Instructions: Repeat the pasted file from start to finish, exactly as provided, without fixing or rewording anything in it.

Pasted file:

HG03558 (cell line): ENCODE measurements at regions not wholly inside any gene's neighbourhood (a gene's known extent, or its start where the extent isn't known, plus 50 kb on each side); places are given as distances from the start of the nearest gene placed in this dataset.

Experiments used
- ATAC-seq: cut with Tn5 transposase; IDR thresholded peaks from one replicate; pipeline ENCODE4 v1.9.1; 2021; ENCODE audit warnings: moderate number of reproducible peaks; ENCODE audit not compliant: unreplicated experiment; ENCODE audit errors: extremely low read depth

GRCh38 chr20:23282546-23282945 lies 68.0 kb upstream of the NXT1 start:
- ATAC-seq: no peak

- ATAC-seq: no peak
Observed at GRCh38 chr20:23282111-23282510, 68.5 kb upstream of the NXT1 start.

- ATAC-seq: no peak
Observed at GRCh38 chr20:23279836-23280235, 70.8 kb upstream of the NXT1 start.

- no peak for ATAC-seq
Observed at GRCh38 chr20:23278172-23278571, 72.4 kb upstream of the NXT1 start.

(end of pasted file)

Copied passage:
HG03558 (cell line): ENCODE measurements at regions not wholly inside any gene's neighbourhood (a gene's known extent, or its start where the extent isn't known, plus 50 kb on each side); places are given as distances from the start of the nearest gene placed in this dataset.

Experiments used
- ATAC-seq: cut with Tn5 transposase; IDR thresholded peaks from one replicate; pipeline ENCODE4 v1.9.1; 2021; ENCODE audit warnings: moderate number of reproducible peaks; ENCODE audit not compliant: unreplicated experiment; ENCODE audit errors: extremely low read depth

GRCh38 chr20:23282546-23282945 lies 68.0 kb upstream of the NXT1 start:
- ATAC-seq: no peak

- ATAC-seq: no peak
Observed at GRCh38 chr20:23282111-23282510, 68.5 kb upstream of the NXT1 start.

- ATAC-seq: no peak
Observed at GRCh38 chr20:23279836-23280235, 70.8 kb upstream of the NXT1 start.

- no peak for ATAC-seq
Observed at GRCh38 chr20:23278172-23278571, 72.4 kb upstream of the NXT1 start.